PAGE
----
Today's release of the Balance of Payments shows the ABS estimates a further significant narrowing in the current account deficit in the March quarter to $4.6 billion. This represents 1.5 per cent of December quarter 2008 nominal GDP and is the lowest current account deficit as a proportion of GDP since the September quarter 2001.
The narrowing of the current account deficit was driven by a sharp increase in the trade surplus, which rose from $4.2 billion in the December quarter 2008 to $5.1 billion in the March quarter 2009. This is the largest trade surplus recorded since the series began in the September quarter 1959. A narrowing of the net income deficit also contributed to the narrowing of the current account deficit.
Net exports are expected to add 2.2 percentage points to GDP growth in the March quarter, reflecting an increase in export volumes and a significant decline in import volumes.
Export volumes rose by 2.7 per cent in the March quarter, to remain 3.5 per cent higher through the year. Exports of rural commodities drove the increase, rising by 18.3 per cent. Non-rural commodities, services and other goods also rose in the quarter. These rises were partially offset by a fall in exports of elaborately transformed manufactures, reflecting weaker global demand.
Import volumes fell by 7.0 per cent in the March quarter, to be 10.3 per cent lower through the year. This fall was driven by lower imports of intermediate and other merchandise goods, consumption goods imports, and capital goods imports.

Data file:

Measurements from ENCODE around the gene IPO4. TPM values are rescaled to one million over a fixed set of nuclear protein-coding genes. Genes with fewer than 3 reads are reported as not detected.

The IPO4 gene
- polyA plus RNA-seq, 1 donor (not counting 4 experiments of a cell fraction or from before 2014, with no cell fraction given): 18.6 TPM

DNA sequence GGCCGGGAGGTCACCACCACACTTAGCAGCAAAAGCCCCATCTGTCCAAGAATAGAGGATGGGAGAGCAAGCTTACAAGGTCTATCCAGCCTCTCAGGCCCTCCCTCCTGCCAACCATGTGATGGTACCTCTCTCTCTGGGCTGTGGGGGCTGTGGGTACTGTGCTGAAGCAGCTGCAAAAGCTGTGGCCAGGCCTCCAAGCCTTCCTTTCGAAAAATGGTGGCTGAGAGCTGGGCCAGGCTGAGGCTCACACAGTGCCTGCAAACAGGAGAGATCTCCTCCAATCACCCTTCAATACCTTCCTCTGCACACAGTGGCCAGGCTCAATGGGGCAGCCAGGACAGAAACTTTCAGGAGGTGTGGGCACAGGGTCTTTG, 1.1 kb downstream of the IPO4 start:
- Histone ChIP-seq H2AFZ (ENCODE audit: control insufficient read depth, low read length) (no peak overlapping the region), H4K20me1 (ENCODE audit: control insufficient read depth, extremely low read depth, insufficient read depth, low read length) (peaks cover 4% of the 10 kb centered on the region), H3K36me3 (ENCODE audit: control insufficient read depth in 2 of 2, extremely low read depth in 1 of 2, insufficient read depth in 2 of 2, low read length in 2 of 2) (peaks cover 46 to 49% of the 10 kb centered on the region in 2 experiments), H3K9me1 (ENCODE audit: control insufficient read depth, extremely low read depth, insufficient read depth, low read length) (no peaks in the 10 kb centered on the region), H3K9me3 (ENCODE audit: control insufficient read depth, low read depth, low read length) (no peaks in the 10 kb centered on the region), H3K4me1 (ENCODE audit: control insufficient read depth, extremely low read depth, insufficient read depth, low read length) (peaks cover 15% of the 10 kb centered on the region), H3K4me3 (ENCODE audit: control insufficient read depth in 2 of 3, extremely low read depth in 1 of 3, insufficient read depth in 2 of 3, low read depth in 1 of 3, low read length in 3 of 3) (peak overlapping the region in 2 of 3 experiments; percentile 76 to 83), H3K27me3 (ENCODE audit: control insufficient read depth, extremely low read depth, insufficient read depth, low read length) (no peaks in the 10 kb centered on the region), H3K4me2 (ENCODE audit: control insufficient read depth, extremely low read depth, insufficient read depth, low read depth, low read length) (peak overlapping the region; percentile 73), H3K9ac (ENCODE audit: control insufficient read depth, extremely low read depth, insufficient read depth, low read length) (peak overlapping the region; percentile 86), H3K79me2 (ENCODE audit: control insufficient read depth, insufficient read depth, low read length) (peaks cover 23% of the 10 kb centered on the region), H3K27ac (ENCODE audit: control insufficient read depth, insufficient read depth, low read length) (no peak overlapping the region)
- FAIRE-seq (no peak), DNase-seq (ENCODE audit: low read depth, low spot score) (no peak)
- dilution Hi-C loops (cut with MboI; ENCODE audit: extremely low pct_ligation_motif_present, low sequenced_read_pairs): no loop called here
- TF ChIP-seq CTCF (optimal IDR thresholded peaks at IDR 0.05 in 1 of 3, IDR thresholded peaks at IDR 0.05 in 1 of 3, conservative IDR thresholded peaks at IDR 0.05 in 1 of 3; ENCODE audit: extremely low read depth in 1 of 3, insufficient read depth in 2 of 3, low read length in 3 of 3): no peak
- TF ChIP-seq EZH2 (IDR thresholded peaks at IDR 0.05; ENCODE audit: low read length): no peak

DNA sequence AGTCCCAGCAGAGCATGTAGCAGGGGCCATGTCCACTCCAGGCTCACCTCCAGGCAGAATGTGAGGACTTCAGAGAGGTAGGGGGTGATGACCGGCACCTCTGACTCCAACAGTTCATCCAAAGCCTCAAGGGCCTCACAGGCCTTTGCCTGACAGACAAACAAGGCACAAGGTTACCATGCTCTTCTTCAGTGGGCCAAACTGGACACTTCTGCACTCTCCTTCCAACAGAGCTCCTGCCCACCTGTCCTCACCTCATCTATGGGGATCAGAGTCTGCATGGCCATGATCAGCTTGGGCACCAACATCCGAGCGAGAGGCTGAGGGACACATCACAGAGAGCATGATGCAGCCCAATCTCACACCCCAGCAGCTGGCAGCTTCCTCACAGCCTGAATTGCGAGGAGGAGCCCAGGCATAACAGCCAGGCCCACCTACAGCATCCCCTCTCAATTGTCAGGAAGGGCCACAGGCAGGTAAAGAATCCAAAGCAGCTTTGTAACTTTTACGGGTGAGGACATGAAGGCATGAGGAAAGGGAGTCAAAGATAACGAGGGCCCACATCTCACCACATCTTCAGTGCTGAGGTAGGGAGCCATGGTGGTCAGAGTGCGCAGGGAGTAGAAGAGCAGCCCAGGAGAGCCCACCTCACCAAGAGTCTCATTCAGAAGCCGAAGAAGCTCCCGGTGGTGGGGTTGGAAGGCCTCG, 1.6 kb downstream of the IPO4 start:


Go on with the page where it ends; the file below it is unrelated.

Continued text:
The terms of trade fell by 7.8 per cent in the March quarter, driven by lower export prices. Export prices fell by 9.9 per cent in the quarter, reflecting declines in prices for a broad range of both rural and non-rural commodities.
Net foreign debt declined to $674.2 billion in the March quarter, representing 57.1 per cent of year‑ended December quarter 2008 nominal GDP. Australia's debt servicing ratio – the percentage of export earnings required to meet Australia's debt servicing repayments – fell in the March quarter to 9.8 per cent.
The Rudd Government is strengthening our economy by investing in the essential infrastructure we need to lift productive capacity and boost our international competitiveness. These nation building investments will help ensure that Australia is well positioned to make the most of the global recovery when it arrives.
2 June 2009